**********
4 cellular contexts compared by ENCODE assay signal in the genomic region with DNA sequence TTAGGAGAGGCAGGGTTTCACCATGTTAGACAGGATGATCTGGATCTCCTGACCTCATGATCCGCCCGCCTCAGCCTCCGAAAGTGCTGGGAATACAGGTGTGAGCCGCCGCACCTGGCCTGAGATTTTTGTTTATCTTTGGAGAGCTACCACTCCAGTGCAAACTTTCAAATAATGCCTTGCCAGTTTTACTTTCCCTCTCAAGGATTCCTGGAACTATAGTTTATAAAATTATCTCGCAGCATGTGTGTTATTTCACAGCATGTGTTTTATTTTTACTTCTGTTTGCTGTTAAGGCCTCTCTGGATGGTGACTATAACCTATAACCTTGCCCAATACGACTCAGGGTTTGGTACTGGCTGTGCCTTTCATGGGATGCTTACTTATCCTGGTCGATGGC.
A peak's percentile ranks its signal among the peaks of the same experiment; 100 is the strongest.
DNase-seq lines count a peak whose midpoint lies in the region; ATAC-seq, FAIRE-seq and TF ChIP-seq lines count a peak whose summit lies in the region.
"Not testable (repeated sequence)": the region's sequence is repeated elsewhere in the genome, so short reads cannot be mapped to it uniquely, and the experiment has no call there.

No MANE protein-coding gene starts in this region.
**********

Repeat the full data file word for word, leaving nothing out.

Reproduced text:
4 cellular contexts compared by ENCODE assay signal in the genomic region with DNA sequence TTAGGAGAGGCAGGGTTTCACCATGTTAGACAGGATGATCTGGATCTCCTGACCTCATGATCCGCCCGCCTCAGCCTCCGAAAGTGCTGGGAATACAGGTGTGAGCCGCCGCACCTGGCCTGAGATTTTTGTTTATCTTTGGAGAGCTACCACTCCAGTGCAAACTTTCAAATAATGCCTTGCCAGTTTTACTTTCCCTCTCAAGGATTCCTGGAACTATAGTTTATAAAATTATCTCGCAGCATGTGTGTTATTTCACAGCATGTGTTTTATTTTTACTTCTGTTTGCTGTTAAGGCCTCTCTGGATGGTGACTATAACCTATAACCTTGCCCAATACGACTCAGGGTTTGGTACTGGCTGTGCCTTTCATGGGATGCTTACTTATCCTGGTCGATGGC.
A peak's percentile ranks its signal among the peaks of the same experiment; 100 is the strongest.
DNase-seq lines count a peak whose midpoint lies in the region; ATAC-seq, FAIRE-seq and TF ChIP-seq lines count a peak whose summit lies in the region.
"Not testable (repeated sequence)": the region's sequence is repeated elsewhere in the genome, so short reads cannot be mapped to it uniquely, and the experiment has no call there.

No MANE protein-coding gene starts in this region.